An American man who lives in Thailand was unhappy that a resort hotel wanted to charge him a $15 corkage fee for bringing his own bottle of gin to the restaurant. He argued with a manager and then later did what has become second nature for disgruntled tourists: He posted negative reviews of the resort online.
The hotel, the Sea View Koh Chang resort on the island of Koh Chang, was equally unhappy with the guest and what it saw as his one-man campaign to damage its reputation. Unable to reach him or halt his posts on TripAdvisor, the resort filed a complaint with Thai police under the country’s harsh defamation law.
As a result, the guest, Wesley Barnes, was arrested this month and spent a weekend in jail. If convicted of criminal defamation, he faces up to two years in prison.
If the Sea View was hoping to win back its good name, seeking help from the police backfired, badly. Barnes’ arrest has set off condemnation online, negative news stories and a burst of bad reviews for the resort. A hotel manager said the resort was receiving death threats from foreigners.
“Not sure why the geniuses in charge here think that locking someone up for ‘damaging their reputation’ with a deserved bad review is going to help their reputation,” read one review on Google posted Monday by someone calling themselves Wholesome Bot.
The arrest under the defamation law is also a bad look for Thailand, which is desperately seeking to rebuild a tourism industry crippled by the coronavirus. One of its strategies is to encourage people who live in Thailand to travel within the country.
Thailand is one of the world’s most popular travel destinations and tourism is a major part of its economy. But to contain the virus, the government barred all foreign travelers in April and is now trying to find ways to reopen the country safely.
Human rights advocates have long criticized Thailand’s defamation law, which can lead to criminal charges for speaking out and is sometimes used by business interests to silence critics.
In a case last year, a court in the province of Lopburi found a journalist, Suchanee Cloitre, guilty of defamation for posting a tweet in 2016 criticizing the labor practices of Thammakaset Co., the operator of a poultry farm. Suchanee, a television reporter, was sentenced to two years in prison. She is appealing. The case was one of more than a dozen filed by the company against journalists, workers and activists.
Even harsher is the country’s lèse-majesté law, which can bring a 15-year sentence for insulting Thailand’s king. Protesters who have been staging demonstrations against the monarch in recent weeks run the risk of being prosecuted under this law.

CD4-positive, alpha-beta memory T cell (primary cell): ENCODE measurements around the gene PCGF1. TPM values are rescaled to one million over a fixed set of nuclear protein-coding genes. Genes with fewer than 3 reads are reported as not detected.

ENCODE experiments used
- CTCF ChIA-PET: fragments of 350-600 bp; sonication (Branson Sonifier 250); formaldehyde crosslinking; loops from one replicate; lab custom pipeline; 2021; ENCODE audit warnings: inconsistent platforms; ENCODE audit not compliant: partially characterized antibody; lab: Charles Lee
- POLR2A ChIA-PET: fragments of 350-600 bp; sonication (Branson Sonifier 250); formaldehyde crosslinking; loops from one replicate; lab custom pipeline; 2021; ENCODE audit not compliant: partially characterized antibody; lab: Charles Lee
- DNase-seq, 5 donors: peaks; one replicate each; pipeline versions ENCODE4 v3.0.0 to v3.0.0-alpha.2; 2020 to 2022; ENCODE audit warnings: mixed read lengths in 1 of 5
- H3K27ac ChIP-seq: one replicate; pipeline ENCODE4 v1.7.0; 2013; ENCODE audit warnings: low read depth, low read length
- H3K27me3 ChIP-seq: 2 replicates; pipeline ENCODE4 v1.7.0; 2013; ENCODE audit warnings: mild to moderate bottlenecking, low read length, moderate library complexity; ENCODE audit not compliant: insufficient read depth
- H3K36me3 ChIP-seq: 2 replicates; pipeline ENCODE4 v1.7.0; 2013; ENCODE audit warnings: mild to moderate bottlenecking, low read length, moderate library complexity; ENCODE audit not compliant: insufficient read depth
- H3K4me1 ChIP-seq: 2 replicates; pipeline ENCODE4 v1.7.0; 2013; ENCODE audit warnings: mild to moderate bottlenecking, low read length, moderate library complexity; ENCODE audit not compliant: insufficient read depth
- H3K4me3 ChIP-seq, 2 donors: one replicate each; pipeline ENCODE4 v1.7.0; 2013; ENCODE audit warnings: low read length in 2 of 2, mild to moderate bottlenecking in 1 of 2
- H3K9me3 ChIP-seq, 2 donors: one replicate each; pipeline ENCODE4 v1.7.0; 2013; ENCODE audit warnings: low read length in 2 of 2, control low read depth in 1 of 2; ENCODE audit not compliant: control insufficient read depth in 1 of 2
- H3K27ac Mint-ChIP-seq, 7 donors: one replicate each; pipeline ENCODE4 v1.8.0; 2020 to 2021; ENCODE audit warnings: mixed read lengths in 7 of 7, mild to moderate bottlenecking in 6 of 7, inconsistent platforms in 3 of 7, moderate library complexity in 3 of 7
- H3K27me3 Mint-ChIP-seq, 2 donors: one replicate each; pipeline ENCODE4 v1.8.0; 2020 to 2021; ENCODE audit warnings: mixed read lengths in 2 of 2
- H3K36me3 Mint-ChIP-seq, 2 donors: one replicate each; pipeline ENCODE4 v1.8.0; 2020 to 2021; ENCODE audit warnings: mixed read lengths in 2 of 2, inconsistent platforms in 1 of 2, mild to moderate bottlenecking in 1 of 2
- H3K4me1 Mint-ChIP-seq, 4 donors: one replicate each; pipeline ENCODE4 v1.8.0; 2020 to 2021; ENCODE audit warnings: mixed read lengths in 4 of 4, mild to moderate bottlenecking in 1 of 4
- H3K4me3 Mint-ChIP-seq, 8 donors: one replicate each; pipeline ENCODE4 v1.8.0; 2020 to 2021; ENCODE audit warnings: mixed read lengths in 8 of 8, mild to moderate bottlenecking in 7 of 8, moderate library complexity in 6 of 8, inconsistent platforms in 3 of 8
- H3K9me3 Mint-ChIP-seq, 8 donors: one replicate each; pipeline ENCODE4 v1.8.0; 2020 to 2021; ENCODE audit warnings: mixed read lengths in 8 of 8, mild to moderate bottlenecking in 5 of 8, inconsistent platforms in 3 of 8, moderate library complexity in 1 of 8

The Koh Chang controversy was brought to light by a popular travel blogger, Richard Barrow, in posts on Twitter. After Barrow reported on the arrest, the Sea View and Barnes sent him statements giving their own accounts of what transpired, which Barrow also posted.
Barnes said that he was “shocked” by the corkage fee during his June stay and complained to the server. A manager intervened and after a discussion in which they both displayed “an attitude,” Barnes acknowledged, the manager waived the fee.
Barnes said he later saw the same manager chewing out an employee and concluded that “there was some master/slave mentality going on.” He decided at that moment to write a review.
As it turns out, he did not post just one review, but several on TripAdvisor and Google giving the hotel the lowest possible rating and further criticizing the management. One post angered the resort by saying, “Avoid this place as if it was the Coronavirus!”
Barnes said that after his arrest, he was taken by police back to Koh Chang, an island in the Gulf of Thailand about a one-hour flight southeast of Bangkok. By the time he arrived Sept. 12, a Saturday, it was too late for him to post bail and he spent two nights in jail before he was released the following Monday.
The Sea View, in its statement, said that it had reached out to Barnes to try to resolve the situation amicably but never received a response. The hotel said it went to the police only as a last resort to stop the stream of bad reviews.
“We agree that using a defamation law may be viewed as excessive for this situation,” the hotel acknowledged. “However, the guest refused to respond to our attempts at communication and instead continued to persistently post negative and untrue reviews of our business.”
The statement continued: “We simply want to ensure that these untrue reviews are stopped, and we had no way of negotiating the matter with the guest until after our filing the complaint with authorities.”
c.2020 The New York Times Company